Click the link for the images/tweets. I might embed them later.
  5. Camille

    Camille Kitchen Wench #TeamTots #TeamQuaid Super Moderator

  6. gdatruth

    gdatruth A Man Apart Certified Pussy Poster

    Real talk.
    Camille likes this.
  7. Camille

    Camille Kitchen Wench #TeamTots #TeamQuaid Super Moderator

  8. Camille

    Camille Kitchen Wench #TeamTots #TeamQuaid Super Moderator

    Are Trump Supporters Too Dumb To Know They’re Dumb? Science Says “Probably”

    By Rika Christensen on October 2, 2016 7:53 pm ·

    How the hell can anybody call themselves intelligent when they’re supporting Donald Trump? It’s a question that baffles people who are able to think critically, able to read and comprehend both history and current events, and able to see through Trump’s thin façade of know-it-all-ism and deep into what he is – an ignorant, narcissistic, and dangerous conman.

    Trump supporters not only don’t see this, they’re happy that there’s someone running for president that thinks exactly like them. Take Melanie Austin, of Brownsville, Pennsylvania. She thought her beliefs about Obama being a gay Muslim from Kenya and Michelle being transgender were just fringe beliefs – right up until she started hearing similar stuff from Trump and other right-wing extremists.

    Now she knows she’s right about all of this. You can’t tell her that she’s ignorant and dumb if she can’t figure this out for herself. You can’t tell her she’s delusional. You can sit there with her, and countless others like her, and present facts, figures, charts, studies, and more, all from the most reputable sources there are, and prove that her lord and savior is wrong, and you’ll still get shot down.

    There’s more to this than the problem of confirmation bias. Austin gets much of her information from fringe right-wing blogs and conspiracy sites, but that’s not all of it. Many of Trump’s supporters are seriously too dumb to know they’re dumb. It’s called the Dunning-Kruger effect, and it’s an unshakeable illusion that you’re much smarter, and more skilled and/or knowledgeable, than you really are.

    People like Austin labor under the illusion that their knowledge about things is at least as good as, if not better than, the actual facts. For these people, though, their knowledge isn’t just superior – it’s superior even to those who have intimate and detailed knowledge of the subject at hand. Trump himself has exemplified this countless times, such as when he claimed he knows more about ISIS than even our military generals do.

    His fans simply take his word for it, and believe that because he knows, they know. They are literally incapable of seeing that they don’t know.

    To be sure, the Dunning-Kruger effect is present everyone all across the political spectrum, and indeed, in every walk of life. We all overestimate our abilities and knowledge somewhere. However, the effect is especially pronounced in people with limited intellectual and social skills:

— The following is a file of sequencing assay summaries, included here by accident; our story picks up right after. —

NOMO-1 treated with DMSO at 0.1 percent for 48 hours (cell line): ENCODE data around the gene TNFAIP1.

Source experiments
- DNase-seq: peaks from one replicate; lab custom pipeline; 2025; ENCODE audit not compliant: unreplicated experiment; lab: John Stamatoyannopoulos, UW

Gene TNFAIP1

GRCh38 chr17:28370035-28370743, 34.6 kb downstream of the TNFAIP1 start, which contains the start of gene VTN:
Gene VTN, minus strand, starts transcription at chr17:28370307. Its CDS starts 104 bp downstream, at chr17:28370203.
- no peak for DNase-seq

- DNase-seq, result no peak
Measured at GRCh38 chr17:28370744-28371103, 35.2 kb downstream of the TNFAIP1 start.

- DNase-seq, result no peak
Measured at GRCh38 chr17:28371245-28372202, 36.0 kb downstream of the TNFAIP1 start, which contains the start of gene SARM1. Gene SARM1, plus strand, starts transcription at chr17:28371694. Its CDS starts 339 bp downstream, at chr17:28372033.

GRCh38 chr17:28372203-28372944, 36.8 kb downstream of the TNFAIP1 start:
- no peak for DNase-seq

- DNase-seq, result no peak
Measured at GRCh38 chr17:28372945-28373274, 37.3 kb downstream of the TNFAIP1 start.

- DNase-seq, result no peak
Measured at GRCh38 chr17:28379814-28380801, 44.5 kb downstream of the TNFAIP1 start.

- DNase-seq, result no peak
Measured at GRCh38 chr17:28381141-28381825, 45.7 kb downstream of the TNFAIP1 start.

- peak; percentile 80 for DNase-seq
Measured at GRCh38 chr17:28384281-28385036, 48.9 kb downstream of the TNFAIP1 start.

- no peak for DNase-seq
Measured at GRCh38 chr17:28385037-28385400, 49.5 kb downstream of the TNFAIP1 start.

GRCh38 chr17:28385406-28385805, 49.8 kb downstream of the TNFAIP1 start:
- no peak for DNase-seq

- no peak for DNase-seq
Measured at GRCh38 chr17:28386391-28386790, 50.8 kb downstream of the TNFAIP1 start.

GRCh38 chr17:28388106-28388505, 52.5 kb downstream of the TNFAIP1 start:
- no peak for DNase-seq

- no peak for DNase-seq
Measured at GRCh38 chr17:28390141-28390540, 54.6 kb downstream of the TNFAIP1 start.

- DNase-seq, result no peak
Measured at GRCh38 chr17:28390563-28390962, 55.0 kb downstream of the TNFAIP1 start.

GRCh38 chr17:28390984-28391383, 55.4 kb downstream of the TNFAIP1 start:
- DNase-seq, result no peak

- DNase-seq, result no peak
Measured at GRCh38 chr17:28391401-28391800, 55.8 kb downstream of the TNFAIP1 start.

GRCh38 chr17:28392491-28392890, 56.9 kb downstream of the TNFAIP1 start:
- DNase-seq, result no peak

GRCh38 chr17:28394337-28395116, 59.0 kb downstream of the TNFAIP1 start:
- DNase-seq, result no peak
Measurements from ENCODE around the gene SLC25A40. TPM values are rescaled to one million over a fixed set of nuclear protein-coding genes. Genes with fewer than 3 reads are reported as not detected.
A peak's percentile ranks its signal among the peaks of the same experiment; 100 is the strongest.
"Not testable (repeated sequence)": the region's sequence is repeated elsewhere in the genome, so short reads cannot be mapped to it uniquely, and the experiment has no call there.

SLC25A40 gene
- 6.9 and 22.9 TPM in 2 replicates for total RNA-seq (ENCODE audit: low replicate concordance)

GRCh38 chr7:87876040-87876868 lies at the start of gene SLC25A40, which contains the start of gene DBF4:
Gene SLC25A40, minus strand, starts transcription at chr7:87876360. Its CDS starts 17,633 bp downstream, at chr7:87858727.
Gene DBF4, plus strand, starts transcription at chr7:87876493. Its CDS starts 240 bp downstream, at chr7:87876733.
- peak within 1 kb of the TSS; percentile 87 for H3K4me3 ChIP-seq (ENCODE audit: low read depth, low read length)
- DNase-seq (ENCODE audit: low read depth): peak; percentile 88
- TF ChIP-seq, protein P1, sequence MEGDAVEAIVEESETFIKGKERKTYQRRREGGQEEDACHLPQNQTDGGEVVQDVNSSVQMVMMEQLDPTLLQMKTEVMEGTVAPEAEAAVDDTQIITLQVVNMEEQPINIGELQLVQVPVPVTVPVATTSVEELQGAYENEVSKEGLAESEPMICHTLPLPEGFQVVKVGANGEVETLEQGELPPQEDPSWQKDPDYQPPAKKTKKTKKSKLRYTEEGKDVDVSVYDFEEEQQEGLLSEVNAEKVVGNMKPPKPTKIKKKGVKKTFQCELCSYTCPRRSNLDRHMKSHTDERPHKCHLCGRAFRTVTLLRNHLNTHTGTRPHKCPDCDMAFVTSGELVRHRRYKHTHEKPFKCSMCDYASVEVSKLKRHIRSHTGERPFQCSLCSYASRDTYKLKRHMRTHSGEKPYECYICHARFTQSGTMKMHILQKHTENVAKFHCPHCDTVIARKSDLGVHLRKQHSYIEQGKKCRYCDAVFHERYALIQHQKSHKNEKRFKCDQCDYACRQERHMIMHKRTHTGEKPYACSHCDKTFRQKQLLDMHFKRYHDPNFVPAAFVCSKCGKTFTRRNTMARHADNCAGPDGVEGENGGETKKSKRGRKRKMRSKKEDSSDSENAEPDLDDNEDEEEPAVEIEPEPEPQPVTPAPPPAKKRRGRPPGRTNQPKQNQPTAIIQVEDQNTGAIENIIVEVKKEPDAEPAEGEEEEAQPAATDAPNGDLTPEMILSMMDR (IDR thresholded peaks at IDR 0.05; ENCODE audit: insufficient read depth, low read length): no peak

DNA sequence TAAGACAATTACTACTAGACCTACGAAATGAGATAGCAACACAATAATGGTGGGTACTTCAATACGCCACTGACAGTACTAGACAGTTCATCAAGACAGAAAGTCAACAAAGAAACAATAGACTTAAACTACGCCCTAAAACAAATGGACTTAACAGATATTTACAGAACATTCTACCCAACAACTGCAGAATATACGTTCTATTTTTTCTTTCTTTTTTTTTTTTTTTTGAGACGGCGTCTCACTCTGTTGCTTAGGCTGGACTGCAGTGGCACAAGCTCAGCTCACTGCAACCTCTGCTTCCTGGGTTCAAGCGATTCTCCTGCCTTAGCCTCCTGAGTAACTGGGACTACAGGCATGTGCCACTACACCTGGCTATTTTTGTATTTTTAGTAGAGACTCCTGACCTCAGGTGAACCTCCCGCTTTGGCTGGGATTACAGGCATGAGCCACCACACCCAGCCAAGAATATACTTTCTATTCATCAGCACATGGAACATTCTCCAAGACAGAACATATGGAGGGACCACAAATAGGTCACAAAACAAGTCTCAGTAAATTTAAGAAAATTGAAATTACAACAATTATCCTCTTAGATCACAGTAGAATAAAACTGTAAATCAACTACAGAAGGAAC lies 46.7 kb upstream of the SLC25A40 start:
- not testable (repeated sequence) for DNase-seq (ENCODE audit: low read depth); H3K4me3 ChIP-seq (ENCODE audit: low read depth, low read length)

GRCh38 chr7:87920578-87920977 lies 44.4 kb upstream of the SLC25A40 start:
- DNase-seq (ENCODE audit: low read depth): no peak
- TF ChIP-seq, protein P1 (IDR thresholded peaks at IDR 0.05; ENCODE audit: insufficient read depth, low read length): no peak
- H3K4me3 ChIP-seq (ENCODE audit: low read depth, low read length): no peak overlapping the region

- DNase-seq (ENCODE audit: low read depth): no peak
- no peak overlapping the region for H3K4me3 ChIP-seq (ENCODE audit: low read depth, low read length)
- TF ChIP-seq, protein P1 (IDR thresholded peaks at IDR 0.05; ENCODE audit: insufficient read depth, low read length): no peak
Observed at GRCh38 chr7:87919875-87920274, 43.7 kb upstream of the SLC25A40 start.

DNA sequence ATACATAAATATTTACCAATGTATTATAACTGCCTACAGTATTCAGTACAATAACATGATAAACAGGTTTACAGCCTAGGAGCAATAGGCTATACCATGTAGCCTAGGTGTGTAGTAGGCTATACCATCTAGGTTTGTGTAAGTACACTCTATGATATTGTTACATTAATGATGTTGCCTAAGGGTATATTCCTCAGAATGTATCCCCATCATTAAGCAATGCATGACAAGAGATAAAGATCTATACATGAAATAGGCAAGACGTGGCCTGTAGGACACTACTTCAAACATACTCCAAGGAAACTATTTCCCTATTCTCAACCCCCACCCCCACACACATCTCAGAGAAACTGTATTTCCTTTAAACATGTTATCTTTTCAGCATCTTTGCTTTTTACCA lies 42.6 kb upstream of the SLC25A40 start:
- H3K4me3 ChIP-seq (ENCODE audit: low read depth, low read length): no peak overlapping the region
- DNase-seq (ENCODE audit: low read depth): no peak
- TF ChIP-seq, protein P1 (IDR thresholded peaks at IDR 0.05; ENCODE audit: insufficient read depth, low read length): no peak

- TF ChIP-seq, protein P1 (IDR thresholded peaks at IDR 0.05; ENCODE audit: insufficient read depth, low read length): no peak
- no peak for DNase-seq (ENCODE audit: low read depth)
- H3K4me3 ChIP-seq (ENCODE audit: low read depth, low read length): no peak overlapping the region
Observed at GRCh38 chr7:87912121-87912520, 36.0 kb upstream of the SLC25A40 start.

“[P]eople who are unskilled in [intellectual and social domains] suffer a dual burden: Not only do these people reach erroneous conclusions and make unfortunate choices, but their incompetence robs them of the metacognitive ability to realize it.”

    So basically, yes, it’s possible to be too dumb to realize you’re dumb.

    In four separate studies, people who scored in the bottom quarter on tests involving everything from humor to logic, and even to grammar, grossly overestimated where they thought they would score. They averaged scores in the 12th percentile, while their average estimate of their own scores was the 62nd percentile.

    The researchers attribute that huge discrepancy to a literal inability to distinguish accuracy from error. Or, to put it another way, those who are the most lacking in skills and knowledge are the least able to see it.

    Take the case of McArthur Wheeler, a man who robbed two banks in 1995 and was caught rather easily. He thought he would get away with it because he rubbed his face with lemon juice, which is used in invisible ink. To test the theory that lemon juice would turn him invisible, he rubbed it on his face, took a Polaroid, and his face wasn’t in the picture! So he thought he was safe from security cameras because he could make his face invisible.

    He was shocked when police caught him because of that, saying, “But I wore the juice.” He literally couldn’t see the ridiculousness of that line of thought.

    That seems like an extreme example, but if you look at the logic of Donald Trump and his supporters, that kind of incompetence is coming out in force. Look at his debate performance. He was woefully unprepared, while Hillary was eminently prepared, and he grew more frustrated, and ultimately furious and out-of-control, while she wiped the floor with him for 95 minutes.

    Later, he claimed he won, and so did his supporters. The hashtag #TrumpWon trended on Twitter, with many of his supporters and surrogates saying he had a very good performance, and put Hillary to shame. Anyone with more than two working brain cells could see otherwise, but all of these people couldn’t see their deity’s abject failure for what it was. And when the scientific polls came in after the debate, Hillary was shown to be the strong victor.

    David Dunning, one of the first to catalog the Dunning-Kruger effect (hence its name), has studied human behavior—including voter behavior—for decades. He penned an op-ed in Politico that explains why this effect is so pronounced in Trump’s supporters: